* a completely open API, not just the selected highlights that are available now
You can drop entire projects from the Finder into open projects, which is clunky but does make things a TINY bit less tedious
In logic it's just a checkbox. Surely it can't be too hard?
I noticed metering was on the survey. I really wish that within a device rack (along the bottom) the metering between devices had settings that let you see Peak, RMS, and a numbered meter. You could do it all with lines... one meter for RMS, peaks that sit at the top, and tick marks for 0, -6, -12, -18. Most people don't fully appreciate gain staging and it's so important. I use a lot of vintage Waves plugins (CLA-76, LA-2A, API 550/2500) and I'm always having to insert Klanghelm meters, Utility effects, or observe the In/Out reading on those plugins to make sure I'm driving them right. The device area becomes messy just because a simple lack of metering and gain staging.
Sadly, I think most EDM music makers don't understand this. Maybe I'm stuck in the acoustic 70s using these vintage-style plugins. =)
My other beef is lack of Arrangement View features on Push 2, but alas, this isn't a hardware redesign. =) NICE WORK.
Live's UI is busy, but not as busy as many other DAWs. It is just enough to get the job done without using up screen real-estate needlessly. This is one of its many strengths.
Electronic music production needs efficient workflow. A utilitarian, but efficient UI wins over a better-looking but less efficient UI. This is why Live hides so much functionality in small buttons which toggle additional sections of the UI. Yes, it may not be obvious to someone coming into Live cold. But it makes working with the enormous complexity of a professional DAW a breeze once you learn where all the bits and pieces are, and lets you git the bits you don't presently care about out of the way so you can focus on the current task.
To implement this design, I imagine it would take a lot more than switching color schemes. I don't know anything about the internals of Ableton, but it would have to be made very modular, with public low-level APIs..
I like how you treated track groups. That's definitely one of the biggest missing features for me.
I also really like the level-of-detail sliders, what a cool concept, would really add lots of flexibility to the UI.
Or a full featured iPad app. TouchAble seems to be rather successful but it's a remote control surface rather than a stand-alone audio solution. Plus, there's only so much you can do as third party developer.
Second: I like the design but: is it just me or does this look a whole lot like Logic?
Can you describe what a modulation system is - what's your understanding?
Also any examples out there that illustrate this, other apps that do it well?
It's not like a node based shader system like in Houdini or like Fusion's compositing system?
Many Ableton devices have features such as this on specific parameters like filter frequency but, without Max for Live, you can't map custom modulations from arbitrary sources.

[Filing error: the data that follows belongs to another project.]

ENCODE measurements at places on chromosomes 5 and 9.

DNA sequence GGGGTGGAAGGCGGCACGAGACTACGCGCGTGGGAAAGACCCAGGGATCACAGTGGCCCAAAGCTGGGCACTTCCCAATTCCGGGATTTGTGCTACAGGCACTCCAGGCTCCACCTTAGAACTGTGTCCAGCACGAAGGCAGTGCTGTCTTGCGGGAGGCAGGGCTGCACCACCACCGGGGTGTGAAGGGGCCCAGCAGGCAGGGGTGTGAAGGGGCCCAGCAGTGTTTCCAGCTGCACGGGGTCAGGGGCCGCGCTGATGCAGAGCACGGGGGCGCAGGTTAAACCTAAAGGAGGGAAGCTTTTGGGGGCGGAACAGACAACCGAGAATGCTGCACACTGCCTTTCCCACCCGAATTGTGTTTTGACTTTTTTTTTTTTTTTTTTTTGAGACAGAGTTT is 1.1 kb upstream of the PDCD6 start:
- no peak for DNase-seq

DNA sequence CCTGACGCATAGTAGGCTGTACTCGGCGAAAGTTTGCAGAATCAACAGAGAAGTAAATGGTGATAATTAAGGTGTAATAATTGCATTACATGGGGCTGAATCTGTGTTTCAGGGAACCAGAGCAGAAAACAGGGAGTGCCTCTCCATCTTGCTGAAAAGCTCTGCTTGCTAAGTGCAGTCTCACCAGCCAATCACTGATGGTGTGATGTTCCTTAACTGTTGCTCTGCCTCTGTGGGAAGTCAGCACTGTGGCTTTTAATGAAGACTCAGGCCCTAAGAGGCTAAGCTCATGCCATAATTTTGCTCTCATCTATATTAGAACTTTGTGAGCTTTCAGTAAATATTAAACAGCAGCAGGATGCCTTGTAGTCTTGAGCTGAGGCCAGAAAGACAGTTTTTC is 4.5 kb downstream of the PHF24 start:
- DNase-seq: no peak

Here is an example on one such Max for Live device, pitched as a 'general purpose' LFO: https://www.ableton.com/en/blog/lfo-20-free-max-live-device-...
Also did some research online before I saw your answer and found an answer after watching a video about Bitwig Studio's unified modulations system .
"EDIT: Unfortunately, at the end, I didn’t get the job nor an interview where I could have commented on or explained my design decisions. However, after I got the email saying that they don’t want to hire me, I did get a chance to talk with their head of design, Ed Macovaz. Ed and I discussed my unsolicited redesign and he gave me his and team’s feedback as well as some useful insights on how to improve as a designer."
To me, it's quite a strange turn of events. I would at least call a guy to have a proper interview.
Grey text on a grey background is just not high contrast enough to be accessible.
I am currently using this theme by PureAV (UI designer of Serum Plugin) http://pureav.deviantart.com/art/Ableton-Live-9-Skin-5893383... but it also is not too easy on the eyes and sometimes I switch back to the default one.
Concerning UI language I also like this Ableton Redesign Concept:
FL seems to be improving at a much more rapid pace. Bitwig gives us at least a glance at what's coming.
But Ableton? It really seems like they're getting complacent. Or they're struggling. Or maybe they're saving up everything for 10 (but telling no one about it). Ugh.
If I wasn't such a fan of the workflow I'd jump ship.
I'm a programmer so I guess I could make it happen!
If your goal is to actually deal with users and their feedback, this is probably more important than it is for anyone who just wants to show their design clout.
I feel questionnaires are stupid. I do have ideas on how stuff I use often could be made better and I share it with the creators if there is a way to reach out to them.
I don't mind sharing a video of my typical usage and maybe some annotations with it but that's it. I don't think I can answer questions like "Do you like this" or "Do you think this screen is useful" objectively or accurately in any manner that could be useful to the designer or implementor.
I love the yellow indicators. However, I find gray text on gray background to not be very readable. Yes, I'm getting old.
I have used different online communities to get to the Ableton Live users (thanks again guys, this was super helpful). If you’re interested in these conversations, feel free to check out the links or screenshots below.
Ableton Forum Part 1 (link) and Part 2 (link)
Ableton Live Facebook Group (link)
Ableton Addicts Facebook Group
Ableton Subreddit Part 1 (link) and Part 2 (link)
Edit: Found a sneak peek on Nenad's Dribbble: https://dribbble.com/shots/3564223-Ableton-Live-Redesign
There are tons of more detailed images on that page, but it would be too much work to save them all.
Not sure if that's a good sign or not.